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A lost Nirvana: Swat’s window into the past closes as Kanderai slowly disappears

by Fazal Khaliq / Fazal Khaliq, The Tribune, June 3, 2013

Kanderai, Pakistan -- Neglected by the government, Kanderai, the remains of one of the largest and most fascinating Buddhist settlements, will soon crumble to dust.

<< Illegal excavation and government apathy lay waste to historical site. PHOTOS: FAZAL KHALIQ /EXPRESS

The settlement, locally known as Kanjar Kotey, has been mercilessly excavated and destroyed by smugglers.
The site is located on top of a hill some three kilometres from Barikot Bazaar, close to Karakar Pass. Given its position and architecture, it is likely to have been a key Buddhist settlement.

In its original form, Kanderai possibly included a principal courtyard, an assembly hall, a great vihara (quadrangle court outlined with small cells), a smaller vihara, and single storey cells. There also may have been multi-storey houses with stupas, cisterns, water tanks and isolated tower houses dotting the site. The remnants of cisterns and hydraulics coupled with the area’s proximity to natural water sources point to potential large-scale farming activities.

While there is not much proof a major monastery ever existed here, structures do point to what may have been a large residential, sacred site.

A serenity and calmness greets visitors when they first reach Kanderai. Perhaps this is why, apart from smugglers, the remains also attract a substantial number of history buffs and tourists.
Amjad Ali, a local journalist passionate about archaeology, was spending part of his day exploring various aspects of the ruins. “I am really sorry to say illegal excavation has not been stopped,” he told The Express Tribune, greatly disturbed by the sad state of Kanderai.

Extensive excavation can be seen almost everywhere, as smugglers and fortune seekers seem to have ruthlessly destroyed whatever is left of the structures.

“Many people, in groups or otherwise, come here with digging tools and metal detectors to search for coins. Then, they leave the site in a state of careless disrepair,” pointed out a local farmer. “We have never seen marauders being stopped or even warned.”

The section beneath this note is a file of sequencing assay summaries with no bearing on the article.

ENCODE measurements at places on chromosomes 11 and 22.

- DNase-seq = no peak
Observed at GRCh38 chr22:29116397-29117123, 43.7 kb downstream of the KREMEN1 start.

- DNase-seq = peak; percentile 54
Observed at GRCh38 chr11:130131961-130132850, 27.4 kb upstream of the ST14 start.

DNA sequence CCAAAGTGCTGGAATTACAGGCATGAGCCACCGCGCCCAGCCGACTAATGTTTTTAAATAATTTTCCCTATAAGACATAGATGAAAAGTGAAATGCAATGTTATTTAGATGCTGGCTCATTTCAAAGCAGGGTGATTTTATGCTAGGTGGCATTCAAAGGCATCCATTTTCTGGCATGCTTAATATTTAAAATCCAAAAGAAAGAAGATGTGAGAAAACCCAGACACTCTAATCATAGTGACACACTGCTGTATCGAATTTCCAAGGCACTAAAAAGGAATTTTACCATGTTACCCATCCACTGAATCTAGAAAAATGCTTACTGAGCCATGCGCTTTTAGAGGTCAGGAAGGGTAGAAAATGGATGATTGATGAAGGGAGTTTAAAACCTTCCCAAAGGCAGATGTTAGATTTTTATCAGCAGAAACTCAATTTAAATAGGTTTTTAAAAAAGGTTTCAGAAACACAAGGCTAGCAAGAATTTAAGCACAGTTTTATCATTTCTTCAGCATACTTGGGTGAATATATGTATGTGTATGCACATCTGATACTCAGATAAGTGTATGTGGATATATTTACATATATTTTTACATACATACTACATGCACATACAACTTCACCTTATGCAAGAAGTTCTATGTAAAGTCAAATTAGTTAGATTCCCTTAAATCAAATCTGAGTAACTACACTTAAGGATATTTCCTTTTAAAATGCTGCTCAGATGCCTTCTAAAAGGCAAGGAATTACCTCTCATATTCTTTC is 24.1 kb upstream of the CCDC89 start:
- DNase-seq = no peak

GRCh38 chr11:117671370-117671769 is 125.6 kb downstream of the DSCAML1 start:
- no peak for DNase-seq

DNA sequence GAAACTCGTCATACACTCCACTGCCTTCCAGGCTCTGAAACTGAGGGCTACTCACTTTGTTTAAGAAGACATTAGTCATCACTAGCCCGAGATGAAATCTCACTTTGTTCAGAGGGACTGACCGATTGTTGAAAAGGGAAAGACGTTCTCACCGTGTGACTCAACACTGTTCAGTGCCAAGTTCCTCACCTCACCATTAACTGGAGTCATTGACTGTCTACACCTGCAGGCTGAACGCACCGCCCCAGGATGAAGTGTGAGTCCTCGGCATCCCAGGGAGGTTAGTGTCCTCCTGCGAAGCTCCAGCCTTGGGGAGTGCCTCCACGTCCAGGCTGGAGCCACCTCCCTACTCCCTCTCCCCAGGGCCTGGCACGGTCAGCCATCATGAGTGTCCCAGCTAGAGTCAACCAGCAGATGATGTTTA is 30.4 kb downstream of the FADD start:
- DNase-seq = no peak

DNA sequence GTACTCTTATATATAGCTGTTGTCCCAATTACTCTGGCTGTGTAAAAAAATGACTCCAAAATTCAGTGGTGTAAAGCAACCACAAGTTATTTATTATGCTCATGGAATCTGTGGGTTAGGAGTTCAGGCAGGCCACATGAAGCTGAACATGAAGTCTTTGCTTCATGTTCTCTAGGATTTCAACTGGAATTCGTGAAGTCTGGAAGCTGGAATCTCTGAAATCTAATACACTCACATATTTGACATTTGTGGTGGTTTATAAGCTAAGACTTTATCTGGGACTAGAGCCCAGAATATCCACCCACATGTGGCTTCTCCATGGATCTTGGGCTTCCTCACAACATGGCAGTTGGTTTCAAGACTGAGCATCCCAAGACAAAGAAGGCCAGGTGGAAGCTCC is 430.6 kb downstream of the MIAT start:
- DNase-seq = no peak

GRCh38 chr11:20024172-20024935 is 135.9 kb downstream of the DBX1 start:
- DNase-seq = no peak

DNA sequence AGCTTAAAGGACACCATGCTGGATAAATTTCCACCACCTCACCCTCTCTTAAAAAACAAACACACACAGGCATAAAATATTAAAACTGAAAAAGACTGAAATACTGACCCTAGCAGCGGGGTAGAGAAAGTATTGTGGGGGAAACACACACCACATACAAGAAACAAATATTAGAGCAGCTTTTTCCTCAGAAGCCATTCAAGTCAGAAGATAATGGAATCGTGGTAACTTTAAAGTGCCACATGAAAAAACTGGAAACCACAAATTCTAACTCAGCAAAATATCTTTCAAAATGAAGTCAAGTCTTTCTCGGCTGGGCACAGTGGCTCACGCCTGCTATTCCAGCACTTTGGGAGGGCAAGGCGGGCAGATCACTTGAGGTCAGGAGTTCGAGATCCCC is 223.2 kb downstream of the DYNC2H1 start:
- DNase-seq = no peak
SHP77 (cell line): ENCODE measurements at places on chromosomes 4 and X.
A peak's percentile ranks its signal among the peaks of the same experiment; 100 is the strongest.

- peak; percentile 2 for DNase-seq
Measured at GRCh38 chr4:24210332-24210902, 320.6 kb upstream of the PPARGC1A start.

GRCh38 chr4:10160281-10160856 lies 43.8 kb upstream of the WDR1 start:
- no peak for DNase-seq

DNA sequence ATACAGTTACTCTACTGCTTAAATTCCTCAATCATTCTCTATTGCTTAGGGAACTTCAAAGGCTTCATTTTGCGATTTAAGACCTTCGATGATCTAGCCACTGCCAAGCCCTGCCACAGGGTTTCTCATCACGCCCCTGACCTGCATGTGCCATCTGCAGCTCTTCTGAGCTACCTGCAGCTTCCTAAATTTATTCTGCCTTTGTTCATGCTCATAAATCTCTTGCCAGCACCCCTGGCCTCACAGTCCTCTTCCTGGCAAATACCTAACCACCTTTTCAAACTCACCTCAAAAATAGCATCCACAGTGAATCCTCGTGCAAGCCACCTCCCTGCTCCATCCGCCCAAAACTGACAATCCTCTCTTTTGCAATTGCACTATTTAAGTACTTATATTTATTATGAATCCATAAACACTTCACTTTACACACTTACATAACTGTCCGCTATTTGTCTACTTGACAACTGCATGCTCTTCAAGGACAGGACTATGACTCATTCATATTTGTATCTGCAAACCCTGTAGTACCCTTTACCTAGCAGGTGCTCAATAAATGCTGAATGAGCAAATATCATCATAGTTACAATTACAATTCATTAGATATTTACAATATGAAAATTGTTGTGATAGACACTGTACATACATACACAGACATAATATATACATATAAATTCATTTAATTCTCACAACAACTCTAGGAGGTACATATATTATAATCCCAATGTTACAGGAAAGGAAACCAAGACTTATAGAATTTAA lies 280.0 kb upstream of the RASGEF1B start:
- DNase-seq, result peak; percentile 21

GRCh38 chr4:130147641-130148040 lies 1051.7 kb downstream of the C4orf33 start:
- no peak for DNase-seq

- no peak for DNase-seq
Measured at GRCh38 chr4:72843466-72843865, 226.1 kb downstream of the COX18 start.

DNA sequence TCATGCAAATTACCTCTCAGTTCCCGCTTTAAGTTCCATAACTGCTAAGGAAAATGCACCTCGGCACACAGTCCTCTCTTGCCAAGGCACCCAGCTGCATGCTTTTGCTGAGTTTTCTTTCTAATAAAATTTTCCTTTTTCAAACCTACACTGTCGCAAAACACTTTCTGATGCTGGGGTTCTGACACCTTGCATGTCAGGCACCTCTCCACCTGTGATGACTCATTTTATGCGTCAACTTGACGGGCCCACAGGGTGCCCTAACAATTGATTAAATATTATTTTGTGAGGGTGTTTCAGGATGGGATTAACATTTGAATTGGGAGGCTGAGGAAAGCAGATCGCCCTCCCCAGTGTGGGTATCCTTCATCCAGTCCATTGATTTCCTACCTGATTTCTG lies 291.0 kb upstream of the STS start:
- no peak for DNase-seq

Faisal Yousufzai, a student visiting the Buddhist archaeological spot, found the area beautiful to visit but shared concerns regarding the illegal activities which were continuing to go unchecked. “The government should protect it (Kanderai) by hiring guards to prevent further destruction,” he argued.

According to archaeological experts, Kanderai has the potential to reveal Swat’s ancient association with Buddhism, religious tourism and great eras such as the reign of Emperor Asoka. But none of this can take place without legal protection.

“Kanderai is probably the largest Buddhist settlement in the Swat Valley circa third and fourth century.  It is a very large and important ruin, which covers more than three hectares and looks very much like the Takht Bhai ruins,” explained Dr Luca Maria Olivieri, the Director of the Italian Archaeological Mission in Swat. The site should be notified and legally protected by the government, maintained Dr Olivieri.

“If scientific excavation is carried out, rich discoveries are likely to be made …after excavation it will probably be one of the most exciting sites in Swat. People will have the same experience they get in Takht Bhai,” he added.

A rare clue into the region’s phenomenal history, Kanderai might soon vanish if the loot and plunder combined with the lack of preservation continue. Without official protection as a heritage site, there will be nothing left to build archaeological tourism around.

Insight into the lives of Buddhist monks and their wealthy patrons, who built these great sites as an act of worship, are still within reach at Kanderai. However, only scientific exploration of the most delicate nature can now be withstood by these already damaged ruins.



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